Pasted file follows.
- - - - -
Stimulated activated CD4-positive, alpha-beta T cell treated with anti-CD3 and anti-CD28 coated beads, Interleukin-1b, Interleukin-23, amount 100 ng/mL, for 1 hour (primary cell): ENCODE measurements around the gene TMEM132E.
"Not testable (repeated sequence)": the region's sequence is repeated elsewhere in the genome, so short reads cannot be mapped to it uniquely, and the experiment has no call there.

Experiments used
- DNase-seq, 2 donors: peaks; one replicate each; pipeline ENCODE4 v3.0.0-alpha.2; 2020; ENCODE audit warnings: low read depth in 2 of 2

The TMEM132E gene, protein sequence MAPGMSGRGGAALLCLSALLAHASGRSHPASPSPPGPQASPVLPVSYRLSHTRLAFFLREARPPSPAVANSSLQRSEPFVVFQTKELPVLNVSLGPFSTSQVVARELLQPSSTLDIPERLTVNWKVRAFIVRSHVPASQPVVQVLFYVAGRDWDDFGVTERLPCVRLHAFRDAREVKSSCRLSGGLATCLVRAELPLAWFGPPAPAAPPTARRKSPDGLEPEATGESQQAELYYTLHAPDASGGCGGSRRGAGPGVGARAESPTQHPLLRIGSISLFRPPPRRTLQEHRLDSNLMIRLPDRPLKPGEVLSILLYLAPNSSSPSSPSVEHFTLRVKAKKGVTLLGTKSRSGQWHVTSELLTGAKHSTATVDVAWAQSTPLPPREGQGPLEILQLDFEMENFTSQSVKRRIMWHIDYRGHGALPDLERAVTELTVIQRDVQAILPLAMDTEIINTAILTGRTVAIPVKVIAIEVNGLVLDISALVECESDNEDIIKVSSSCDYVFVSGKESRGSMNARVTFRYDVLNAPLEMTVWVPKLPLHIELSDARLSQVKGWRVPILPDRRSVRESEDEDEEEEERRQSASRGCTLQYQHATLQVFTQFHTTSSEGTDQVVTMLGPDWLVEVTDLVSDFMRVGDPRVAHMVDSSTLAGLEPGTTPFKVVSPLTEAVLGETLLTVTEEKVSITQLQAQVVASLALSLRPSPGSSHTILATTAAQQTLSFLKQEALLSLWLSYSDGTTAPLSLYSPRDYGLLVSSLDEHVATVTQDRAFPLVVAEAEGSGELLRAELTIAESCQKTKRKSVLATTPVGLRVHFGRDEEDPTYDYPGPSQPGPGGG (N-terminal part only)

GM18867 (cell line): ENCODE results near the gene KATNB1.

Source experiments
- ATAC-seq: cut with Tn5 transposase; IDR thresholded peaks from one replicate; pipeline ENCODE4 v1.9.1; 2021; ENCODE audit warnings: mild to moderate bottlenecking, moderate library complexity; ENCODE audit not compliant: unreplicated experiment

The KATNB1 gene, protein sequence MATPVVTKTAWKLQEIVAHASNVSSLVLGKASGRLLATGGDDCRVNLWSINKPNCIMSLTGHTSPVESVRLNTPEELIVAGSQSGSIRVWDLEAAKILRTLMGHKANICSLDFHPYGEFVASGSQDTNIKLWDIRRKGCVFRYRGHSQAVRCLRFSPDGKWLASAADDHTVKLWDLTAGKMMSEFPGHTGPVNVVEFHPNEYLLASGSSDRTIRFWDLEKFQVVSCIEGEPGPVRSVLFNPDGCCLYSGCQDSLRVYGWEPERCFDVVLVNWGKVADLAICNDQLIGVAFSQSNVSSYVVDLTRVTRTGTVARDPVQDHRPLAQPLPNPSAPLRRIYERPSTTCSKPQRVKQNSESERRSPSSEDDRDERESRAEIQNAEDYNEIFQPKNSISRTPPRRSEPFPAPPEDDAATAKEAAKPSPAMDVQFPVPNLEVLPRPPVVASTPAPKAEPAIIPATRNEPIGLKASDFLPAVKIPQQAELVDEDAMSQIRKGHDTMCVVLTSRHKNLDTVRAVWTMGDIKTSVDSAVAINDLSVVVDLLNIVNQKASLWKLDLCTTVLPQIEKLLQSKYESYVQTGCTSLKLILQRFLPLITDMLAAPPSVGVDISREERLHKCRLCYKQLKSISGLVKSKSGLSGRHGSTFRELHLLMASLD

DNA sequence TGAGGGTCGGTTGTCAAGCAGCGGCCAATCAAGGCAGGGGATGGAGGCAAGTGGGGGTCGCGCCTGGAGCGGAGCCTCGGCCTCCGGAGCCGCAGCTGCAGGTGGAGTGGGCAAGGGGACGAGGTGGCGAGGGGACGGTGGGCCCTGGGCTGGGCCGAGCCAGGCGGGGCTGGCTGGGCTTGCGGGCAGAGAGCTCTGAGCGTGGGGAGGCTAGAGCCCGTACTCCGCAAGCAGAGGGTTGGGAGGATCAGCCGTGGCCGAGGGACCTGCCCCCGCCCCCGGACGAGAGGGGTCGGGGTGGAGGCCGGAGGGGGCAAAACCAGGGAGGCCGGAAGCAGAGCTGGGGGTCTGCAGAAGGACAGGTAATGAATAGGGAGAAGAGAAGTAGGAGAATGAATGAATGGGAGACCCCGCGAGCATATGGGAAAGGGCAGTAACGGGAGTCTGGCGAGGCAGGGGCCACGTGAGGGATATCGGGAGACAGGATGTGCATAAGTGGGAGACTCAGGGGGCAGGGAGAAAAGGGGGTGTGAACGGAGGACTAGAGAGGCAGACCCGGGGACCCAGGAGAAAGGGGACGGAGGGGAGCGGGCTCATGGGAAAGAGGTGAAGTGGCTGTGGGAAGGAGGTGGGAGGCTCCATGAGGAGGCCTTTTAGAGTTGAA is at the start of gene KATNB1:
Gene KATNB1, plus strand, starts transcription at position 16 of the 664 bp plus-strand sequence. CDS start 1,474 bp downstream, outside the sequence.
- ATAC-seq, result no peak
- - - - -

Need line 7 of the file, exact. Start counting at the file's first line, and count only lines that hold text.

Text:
Source experiments